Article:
Tag Archives: The Beatles

This week in Literature and Arts

Star Wars geeks join me in 66th birthday greetings to Mark Hamill, born in Oakland, CA, September 25, 1951. Mark, I hope you have dialog in Ep. 8!

Here’s a bad pic from NYCC 2011.


Remembering Mary Astor, who died September 25, 1987, age 81. My son and I visited her grave last year in LA at Holy Cross Cemetery (not too, too far from John Ford). She was hard to find.

Forever Brigid O’Shaughnessy.


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This week in Literature and Arts

Happy birthday to Alfred Hitchcock, born August 13, 1899, in London. His films are still so much fun to watch.


August 15, 1965: Performing at Shea Stadium in Queens, NY, The Beatles set another precedent as the first band to play a sports arena.


August 16, 1977: Elvis Presley dies at 42 with enough fat in his arteries to grease a train, and the drugs in his blood would fuel a Grateful Dead tour.

“Like no one before, he let out a roar, and I just had to tag along.

Each night I went to bed with the sound in my head, and the dream was a song.

Big Train from Memphis, Big Train from Memphis,

Now it’s gone gone gone, gone gone gone.”

—John Fogerty, “Big Train (From Memphis)”

Hail to The King, baby!


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This week in Literature and Arts

August 7, 1934: The U.S. Court of Appeals upholds the lower court’s ruling that James Joyce’s novel Ulysses is art, not pornography, and eligible for sale in the United States.


August 8, 1969: At roughly 11:30 a.m. as a constable held traffic, photographer Iain Macmillan climbed a stepladder, focused his Hasselbad camera’s 50 mm lens closed down the aperture to f22 for great depth, and firing the shutter at 1/500th of a second shot six pictures of The Beatles walking away from EMI Studios crossing Abbey Road. The fifth exposure became the album cover.

Linda McCartney on the sidelines shot her own pix of the event.


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This week in Literature and Arts

July 29, 1954: “…that mad Baggins is off again” with Allen and Unwin’s publication of The Fellowship of the Ring. Hello Sam and Frodo!


July 29, 1965: HELP!, the Beatles second film with director Richard Lester, premiers at London’s Pavilion Theatre.


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This week in Literature and Arts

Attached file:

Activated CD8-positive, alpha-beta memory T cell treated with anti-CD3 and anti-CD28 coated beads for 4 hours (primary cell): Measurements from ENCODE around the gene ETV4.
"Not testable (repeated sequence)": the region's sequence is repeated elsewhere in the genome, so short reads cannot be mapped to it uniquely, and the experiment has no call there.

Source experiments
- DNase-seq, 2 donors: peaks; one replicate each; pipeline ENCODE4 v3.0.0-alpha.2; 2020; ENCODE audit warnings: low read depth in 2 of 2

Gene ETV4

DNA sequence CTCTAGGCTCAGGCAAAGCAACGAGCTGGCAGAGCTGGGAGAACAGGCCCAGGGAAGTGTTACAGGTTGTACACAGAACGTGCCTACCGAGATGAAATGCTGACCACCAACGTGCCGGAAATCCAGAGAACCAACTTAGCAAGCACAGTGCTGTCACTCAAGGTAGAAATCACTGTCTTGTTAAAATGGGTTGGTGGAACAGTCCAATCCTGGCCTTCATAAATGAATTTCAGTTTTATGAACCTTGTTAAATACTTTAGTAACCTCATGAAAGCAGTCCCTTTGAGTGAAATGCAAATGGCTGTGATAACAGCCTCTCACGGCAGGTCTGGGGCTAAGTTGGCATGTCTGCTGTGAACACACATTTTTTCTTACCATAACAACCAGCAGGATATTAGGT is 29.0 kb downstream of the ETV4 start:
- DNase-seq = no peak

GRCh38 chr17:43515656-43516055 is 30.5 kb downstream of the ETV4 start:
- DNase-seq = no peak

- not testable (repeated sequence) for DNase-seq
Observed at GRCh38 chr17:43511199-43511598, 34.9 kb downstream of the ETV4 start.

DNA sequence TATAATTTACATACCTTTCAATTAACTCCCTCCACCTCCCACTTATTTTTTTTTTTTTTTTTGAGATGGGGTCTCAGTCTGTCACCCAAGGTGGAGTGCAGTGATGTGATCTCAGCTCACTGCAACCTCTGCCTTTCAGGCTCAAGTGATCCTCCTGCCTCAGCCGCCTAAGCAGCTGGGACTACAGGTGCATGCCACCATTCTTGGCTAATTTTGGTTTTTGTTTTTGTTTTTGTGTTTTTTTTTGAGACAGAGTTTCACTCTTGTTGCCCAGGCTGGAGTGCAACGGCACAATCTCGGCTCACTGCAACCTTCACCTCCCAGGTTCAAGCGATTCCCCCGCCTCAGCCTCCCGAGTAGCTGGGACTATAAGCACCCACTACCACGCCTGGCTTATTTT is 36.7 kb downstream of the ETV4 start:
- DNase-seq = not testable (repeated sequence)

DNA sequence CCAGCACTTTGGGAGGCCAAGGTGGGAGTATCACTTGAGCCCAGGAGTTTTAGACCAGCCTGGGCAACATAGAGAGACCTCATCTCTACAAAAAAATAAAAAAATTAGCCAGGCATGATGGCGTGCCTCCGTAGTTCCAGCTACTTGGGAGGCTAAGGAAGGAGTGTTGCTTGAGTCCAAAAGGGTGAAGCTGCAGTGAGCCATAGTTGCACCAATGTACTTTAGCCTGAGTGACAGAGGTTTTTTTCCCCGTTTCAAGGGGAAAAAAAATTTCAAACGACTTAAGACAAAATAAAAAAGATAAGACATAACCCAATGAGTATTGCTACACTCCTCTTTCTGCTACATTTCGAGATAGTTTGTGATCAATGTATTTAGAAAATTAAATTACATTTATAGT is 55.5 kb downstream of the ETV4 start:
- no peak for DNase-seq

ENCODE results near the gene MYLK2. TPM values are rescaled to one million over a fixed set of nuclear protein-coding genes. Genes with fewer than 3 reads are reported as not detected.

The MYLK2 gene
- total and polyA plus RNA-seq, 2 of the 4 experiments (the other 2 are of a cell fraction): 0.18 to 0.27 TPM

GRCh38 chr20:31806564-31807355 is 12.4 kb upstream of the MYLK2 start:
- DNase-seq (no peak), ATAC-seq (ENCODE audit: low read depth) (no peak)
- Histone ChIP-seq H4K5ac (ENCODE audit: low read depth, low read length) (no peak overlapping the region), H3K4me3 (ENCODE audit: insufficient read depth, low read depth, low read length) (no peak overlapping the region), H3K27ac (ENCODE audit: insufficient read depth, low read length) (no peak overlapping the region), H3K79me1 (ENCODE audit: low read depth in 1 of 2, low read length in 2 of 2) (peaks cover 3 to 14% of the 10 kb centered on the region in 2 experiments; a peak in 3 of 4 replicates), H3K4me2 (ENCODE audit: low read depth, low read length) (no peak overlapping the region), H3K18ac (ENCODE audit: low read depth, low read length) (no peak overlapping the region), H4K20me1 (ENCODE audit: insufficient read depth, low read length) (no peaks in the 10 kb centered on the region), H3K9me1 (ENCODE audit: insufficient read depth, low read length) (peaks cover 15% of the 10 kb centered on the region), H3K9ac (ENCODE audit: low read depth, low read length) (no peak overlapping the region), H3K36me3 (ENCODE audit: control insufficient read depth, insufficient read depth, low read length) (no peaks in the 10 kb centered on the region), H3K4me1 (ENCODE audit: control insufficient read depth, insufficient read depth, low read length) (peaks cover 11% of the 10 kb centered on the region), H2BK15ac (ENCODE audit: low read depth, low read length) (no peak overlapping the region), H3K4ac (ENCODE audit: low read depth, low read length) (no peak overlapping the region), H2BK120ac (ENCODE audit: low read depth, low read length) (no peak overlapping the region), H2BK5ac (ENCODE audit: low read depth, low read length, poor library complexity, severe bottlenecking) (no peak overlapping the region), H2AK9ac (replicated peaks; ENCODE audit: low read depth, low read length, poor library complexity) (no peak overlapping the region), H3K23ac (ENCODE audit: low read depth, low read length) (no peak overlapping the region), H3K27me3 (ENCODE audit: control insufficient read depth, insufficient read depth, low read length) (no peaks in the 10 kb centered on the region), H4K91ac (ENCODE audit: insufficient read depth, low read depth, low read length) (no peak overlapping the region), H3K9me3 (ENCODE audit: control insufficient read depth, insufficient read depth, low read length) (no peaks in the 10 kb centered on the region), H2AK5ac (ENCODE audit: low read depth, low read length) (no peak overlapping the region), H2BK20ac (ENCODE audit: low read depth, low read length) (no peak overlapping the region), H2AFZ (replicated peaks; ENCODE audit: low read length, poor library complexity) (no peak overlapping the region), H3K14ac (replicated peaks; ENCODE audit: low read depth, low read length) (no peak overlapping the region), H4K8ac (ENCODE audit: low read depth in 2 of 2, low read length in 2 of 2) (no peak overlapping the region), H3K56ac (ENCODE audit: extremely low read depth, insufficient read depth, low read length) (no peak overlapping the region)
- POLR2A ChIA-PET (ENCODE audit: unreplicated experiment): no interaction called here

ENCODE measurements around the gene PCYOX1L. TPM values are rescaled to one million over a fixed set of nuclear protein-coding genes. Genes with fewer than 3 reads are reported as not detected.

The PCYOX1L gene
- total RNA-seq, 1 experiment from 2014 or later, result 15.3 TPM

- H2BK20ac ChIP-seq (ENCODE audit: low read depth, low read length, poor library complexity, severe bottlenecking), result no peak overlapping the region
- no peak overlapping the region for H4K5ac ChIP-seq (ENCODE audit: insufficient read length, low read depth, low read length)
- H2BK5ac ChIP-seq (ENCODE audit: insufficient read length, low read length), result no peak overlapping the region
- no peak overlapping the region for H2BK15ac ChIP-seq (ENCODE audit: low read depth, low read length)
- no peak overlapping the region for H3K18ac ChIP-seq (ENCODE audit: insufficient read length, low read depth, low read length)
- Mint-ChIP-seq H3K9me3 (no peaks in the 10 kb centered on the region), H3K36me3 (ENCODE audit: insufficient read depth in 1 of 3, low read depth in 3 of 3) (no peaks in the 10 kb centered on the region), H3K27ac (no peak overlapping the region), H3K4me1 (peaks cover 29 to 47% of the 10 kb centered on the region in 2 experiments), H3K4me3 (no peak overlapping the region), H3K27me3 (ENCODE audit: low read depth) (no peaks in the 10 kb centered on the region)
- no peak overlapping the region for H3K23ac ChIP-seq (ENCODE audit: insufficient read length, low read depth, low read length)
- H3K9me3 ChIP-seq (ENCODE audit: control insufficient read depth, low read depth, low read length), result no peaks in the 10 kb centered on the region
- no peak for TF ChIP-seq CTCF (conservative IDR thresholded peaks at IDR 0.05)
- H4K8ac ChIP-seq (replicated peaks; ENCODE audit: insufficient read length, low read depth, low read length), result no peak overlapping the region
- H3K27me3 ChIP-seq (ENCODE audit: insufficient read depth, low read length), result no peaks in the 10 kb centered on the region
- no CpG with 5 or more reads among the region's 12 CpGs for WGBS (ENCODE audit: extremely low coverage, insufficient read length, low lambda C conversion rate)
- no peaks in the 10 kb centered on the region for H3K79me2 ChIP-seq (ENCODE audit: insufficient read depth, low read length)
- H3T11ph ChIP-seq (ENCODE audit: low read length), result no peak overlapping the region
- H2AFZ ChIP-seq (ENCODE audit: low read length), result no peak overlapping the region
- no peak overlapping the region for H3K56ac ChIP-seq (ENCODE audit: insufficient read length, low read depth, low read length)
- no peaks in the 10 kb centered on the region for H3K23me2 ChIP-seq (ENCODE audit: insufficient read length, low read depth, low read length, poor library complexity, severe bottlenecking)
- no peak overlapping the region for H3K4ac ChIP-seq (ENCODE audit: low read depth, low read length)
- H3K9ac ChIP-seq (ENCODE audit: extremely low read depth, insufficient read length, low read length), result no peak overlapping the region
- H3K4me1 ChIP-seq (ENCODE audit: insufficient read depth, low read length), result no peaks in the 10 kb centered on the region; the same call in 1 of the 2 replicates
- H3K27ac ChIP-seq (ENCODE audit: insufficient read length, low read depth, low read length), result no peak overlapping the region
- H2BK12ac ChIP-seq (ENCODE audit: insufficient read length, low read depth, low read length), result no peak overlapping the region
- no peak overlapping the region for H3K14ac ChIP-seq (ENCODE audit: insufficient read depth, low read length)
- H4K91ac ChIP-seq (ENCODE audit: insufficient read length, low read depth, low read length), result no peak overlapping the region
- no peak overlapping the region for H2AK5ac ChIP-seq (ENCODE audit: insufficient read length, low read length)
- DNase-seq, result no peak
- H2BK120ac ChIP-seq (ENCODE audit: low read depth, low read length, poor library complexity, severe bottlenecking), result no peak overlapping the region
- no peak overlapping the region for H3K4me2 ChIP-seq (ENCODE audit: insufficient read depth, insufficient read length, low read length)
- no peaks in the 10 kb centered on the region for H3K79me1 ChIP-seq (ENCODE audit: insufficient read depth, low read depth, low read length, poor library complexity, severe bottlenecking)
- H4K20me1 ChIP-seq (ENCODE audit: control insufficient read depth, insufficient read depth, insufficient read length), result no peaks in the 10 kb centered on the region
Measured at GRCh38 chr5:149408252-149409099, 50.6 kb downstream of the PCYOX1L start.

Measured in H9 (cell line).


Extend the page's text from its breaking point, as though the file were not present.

July 2, 1961: In the early morning hours, Ernest Hemingway, physically, mentally, and emotionally ravaged and knowing he is finished as an artist, places this shotgun’s muzzle in his mouth and meets death on his own terms. He was 61.


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This week in Literature and Arts

May 30, 1593: Christopher Marlowe is killed in a tavern fight over the bill. Despite that official coroner’s record, the facts surrounding his death remain suspicious.

Marlowe, along with Ingram Frizer, Nicholas Skeres, and Robert Poley, had been imbibing and when it came time to pay up, a disagreement occurred. Marlowe reportedly snatched Frizer’s dagger and wounded him. In the ensuing struggle the knife pierced Marlowe’s skull over his right eye killing him (that’s a three-aspirin headache, brother!).

Confusion over the motive remains, however, as Marlowe is believed to have been a government spy as well as an atheist, both circumstances that might have proven an ulterior motive for him being murdered. He was just as dead, regardless of the reason.


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This week in Literature and Arts

Birthday greetings to Sir Alec Guinness, born in London’s Paddington vicinity, April 2, 1914. I like him best in the David Lean films, and he brought a touch of class as Kenobi, and, of course, the man was born to play Smiley.

Guinness wrote a few memoirs, very charming and worth breezing through.


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This week in Literature and Arts

March 19, 1962: With the release of his eponymously named first album, the world meets Bob Dylan.


Happy 48th anniversary to John and Yoko, married March 20, 1969, by registrar Cecil Wheeler in a ten-minute ceremony at the British Consulate Office in Gibraltar (near Spain).


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